In a new economic update – The euro area in 2016: solid growth, low inflation, easier policy – AB said the eurozone ended 2015 on a “firm footing” and is likely to grow by 1.7 per cent in 2016.
However, while the region’s recovery is expected to continue in 2016, its political outlook remains a significant liability and potential impediment.
“While no major elections are scheduled this year, political fragmentation is now a fact of life in most euro-area countries,” the update said.
According to AB, the eurozone’s fractured political environment has led to the rise of unstable, left-wing coalitions as evidenced by recent elections in Portugal.
“At the same time, Greek risks lurk in the background and the euro area would not be unaffected should the UK vote to leave the European Union,” AB stated.
“Add to this another influx of migrants/refugees from the Middle East, and it’s clear that, even if the euro area is on a firmer footing, challenging times still lie ahead.”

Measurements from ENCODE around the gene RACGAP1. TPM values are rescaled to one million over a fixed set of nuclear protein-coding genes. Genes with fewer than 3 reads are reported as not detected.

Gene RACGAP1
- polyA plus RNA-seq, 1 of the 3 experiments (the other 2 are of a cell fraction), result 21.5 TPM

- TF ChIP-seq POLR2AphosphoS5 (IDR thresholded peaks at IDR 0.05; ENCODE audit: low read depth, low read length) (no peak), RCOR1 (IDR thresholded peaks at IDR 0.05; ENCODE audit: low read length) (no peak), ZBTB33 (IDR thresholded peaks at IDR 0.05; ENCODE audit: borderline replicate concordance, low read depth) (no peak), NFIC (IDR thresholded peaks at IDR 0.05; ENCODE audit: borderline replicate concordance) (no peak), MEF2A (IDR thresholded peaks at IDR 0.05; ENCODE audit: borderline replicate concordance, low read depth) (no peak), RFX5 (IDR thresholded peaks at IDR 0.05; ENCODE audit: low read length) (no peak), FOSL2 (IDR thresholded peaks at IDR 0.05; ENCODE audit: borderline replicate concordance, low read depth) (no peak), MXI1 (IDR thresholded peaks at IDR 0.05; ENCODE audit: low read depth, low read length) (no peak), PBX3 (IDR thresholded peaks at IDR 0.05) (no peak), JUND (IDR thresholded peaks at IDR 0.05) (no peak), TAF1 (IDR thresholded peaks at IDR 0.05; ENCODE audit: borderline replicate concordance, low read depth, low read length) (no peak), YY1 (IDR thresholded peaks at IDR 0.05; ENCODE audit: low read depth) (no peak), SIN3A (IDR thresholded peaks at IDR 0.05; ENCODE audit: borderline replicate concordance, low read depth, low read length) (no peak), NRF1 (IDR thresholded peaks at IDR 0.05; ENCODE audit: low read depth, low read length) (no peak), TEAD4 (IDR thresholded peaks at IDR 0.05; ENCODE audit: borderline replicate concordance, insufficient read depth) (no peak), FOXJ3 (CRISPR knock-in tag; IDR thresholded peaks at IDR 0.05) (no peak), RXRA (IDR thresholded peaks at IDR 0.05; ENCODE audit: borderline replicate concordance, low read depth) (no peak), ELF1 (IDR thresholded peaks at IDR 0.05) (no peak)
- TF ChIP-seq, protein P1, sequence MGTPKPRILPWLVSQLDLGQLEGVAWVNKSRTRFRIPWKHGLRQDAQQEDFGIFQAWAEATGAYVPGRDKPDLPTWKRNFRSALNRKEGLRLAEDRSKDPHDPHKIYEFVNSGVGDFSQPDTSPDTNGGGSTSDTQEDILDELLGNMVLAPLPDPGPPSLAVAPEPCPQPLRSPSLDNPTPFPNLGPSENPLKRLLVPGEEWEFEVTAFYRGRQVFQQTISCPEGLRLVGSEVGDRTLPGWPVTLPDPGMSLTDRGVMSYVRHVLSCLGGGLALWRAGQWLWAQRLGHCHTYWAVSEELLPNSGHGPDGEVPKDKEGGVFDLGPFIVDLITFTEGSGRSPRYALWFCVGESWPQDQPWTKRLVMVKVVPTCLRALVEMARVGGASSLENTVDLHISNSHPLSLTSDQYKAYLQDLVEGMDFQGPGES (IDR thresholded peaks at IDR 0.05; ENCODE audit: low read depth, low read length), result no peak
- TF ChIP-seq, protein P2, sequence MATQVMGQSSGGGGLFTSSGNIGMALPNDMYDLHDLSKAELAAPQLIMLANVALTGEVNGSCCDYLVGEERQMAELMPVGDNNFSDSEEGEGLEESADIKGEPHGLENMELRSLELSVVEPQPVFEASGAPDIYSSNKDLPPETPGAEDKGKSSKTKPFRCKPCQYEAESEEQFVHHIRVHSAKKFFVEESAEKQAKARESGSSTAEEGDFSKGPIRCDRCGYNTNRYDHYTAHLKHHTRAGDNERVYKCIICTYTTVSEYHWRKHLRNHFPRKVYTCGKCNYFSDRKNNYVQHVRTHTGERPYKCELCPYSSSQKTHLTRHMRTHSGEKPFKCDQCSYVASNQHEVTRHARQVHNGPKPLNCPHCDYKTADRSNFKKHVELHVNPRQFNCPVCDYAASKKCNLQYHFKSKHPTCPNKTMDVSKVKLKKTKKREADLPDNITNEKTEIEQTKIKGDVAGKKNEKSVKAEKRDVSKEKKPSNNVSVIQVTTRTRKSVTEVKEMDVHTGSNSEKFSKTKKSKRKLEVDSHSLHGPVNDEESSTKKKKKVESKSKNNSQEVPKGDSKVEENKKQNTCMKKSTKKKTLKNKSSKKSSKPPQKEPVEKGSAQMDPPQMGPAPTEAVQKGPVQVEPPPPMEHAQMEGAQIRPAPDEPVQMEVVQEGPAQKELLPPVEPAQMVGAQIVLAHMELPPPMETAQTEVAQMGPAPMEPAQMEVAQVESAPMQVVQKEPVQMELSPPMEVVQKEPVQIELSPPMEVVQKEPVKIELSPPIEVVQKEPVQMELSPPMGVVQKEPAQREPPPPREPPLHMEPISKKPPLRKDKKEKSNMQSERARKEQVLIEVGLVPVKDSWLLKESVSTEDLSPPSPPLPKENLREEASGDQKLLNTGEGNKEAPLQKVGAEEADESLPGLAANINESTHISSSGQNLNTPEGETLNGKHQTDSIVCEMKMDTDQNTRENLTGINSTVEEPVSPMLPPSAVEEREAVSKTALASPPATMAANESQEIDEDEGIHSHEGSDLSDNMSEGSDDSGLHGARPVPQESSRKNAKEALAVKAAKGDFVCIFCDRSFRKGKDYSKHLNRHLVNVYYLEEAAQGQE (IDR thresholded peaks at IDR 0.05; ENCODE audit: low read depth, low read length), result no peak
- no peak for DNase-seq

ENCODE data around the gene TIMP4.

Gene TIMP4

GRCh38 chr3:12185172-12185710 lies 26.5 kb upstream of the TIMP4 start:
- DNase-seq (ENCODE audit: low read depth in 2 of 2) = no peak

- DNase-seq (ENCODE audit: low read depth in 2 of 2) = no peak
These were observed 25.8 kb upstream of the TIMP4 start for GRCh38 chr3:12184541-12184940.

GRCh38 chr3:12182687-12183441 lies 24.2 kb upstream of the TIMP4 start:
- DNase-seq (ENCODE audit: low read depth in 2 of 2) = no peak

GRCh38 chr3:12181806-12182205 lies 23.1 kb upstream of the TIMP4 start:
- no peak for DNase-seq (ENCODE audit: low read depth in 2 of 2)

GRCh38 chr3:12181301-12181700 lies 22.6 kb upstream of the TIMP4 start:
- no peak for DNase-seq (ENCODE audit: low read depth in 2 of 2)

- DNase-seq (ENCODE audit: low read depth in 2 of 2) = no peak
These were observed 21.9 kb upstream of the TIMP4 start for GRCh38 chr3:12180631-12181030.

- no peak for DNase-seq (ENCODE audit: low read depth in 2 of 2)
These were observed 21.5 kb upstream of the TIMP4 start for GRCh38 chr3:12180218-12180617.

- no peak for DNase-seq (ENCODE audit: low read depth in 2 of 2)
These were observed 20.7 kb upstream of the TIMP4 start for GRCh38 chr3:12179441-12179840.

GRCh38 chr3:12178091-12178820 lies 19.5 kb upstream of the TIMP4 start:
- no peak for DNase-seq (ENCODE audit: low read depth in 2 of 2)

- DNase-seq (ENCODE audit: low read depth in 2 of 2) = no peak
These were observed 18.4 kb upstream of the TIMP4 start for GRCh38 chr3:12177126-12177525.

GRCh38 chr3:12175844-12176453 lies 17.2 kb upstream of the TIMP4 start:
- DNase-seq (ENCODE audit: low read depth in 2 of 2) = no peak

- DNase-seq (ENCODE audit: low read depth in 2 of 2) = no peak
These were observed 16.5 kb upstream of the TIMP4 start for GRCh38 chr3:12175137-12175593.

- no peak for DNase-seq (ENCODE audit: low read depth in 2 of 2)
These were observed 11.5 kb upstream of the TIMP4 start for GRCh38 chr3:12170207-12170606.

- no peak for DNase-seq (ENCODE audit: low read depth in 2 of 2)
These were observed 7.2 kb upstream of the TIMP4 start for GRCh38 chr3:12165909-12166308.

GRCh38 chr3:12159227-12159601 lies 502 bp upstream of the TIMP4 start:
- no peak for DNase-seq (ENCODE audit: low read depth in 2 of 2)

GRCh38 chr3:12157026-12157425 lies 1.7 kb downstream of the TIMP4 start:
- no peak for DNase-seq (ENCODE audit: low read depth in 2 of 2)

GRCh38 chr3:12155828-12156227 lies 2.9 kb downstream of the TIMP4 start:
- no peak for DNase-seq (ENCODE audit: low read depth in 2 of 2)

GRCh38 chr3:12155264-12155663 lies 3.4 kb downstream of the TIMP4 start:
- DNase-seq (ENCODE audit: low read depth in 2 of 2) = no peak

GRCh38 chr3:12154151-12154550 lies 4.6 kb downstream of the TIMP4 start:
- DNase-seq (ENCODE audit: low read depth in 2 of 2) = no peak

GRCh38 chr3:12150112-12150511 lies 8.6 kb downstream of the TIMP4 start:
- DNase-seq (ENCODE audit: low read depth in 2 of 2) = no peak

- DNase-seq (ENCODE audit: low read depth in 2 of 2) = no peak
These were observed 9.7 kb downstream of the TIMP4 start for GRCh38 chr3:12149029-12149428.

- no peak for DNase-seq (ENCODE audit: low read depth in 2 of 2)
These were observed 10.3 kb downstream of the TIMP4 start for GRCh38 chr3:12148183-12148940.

The update also indicated the European Central Bank (ECB) will likely continue its monetary easing program. Headline inflation has come in below 0.5 per cent for 18 months, remaining a challenge for the economy.
“We expect more monetary easing in 2016, helping to anchor bund yields and providing further support for peripheral bond markets," AB said.
Soft inflation, according to AB, is a result of downward pressure being placed on inflation as a result of renewed weakness in the oil price. Additionally, growth is not yet strong enough to generate “sustained” upward pressure on inflation.
In order for growth to accelerate within the economy, in addition to the elimination of political risks, a pick-up in emerging markets needs to commence.
“Until the external backdrop improves, it’s difficult to see a material acceleration in the pace of euro-area growth.”
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